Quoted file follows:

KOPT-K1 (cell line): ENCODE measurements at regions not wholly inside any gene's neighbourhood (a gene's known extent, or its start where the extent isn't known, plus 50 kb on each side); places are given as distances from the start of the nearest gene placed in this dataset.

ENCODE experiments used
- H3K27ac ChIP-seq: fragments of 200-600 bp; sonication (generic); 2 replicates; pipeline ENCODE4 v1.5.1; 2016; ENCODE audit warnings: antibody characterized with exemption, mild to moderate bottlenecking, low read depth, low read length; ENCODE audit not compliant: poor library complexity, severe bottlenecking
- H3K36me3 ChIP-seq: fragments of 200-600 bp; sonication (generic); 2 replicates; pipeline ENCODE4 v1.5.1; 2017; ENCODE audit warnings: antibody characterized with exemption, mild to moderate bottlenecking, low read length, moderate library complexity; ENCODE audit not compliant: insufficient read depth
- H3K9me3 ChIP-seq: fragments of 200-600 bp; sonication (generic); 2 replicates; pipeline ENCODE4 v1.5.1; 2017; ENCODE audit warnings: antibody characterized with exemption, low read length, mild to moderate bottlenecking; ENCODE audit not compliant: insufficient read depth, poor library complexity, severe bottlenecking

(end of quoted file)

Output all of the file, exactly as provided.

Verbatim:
KOPT-K1 (cell line): ENCODE measurements at regions not wholly inside any gene's neighbourhood (a gene's known extent, or its start where the extent isn't known, plus 50 kb on each side); places are given as distances from the start of the nearest gene placed in this dataset.

ENCODE experiments used
- H3K27ac ChIP-seq: fragments of 200-600 bp; sonication (generic); 2 replicates; pipeline ENCODE4 v1.5.1; 2016; ENCODE audit warnings: antibody characterized with exemption, mild to moderate bottlenecking, low read depth, low read length; ENCODE audit not compliant: poor library complexity, severe bottlenecking
- H3K36me3 ChIP-seq: fragments of 200-600 bp; sonication (generic); 2 replicates; pipeline ENCODE4 v1.5.1; 2017; ENCODE audit warnings: antibody characterized with exemption, mild to moderate bottlenecking, low read length, moderate library complexity; ENCODE audit not compliant: insufficient read depth
- H3K9me3 ChIP-seq: fragments of 200-600 bp; sonication (generic); 2 replicates; pipeline ENCODE4 v1.5.1; 2017; ENCODE audit warnings: antibody characterized with exemption, low read length, mild to moderate bottlenecking; ENCODE audit not compliant: insufficient read depth, poor library complexity, severe bottlenecking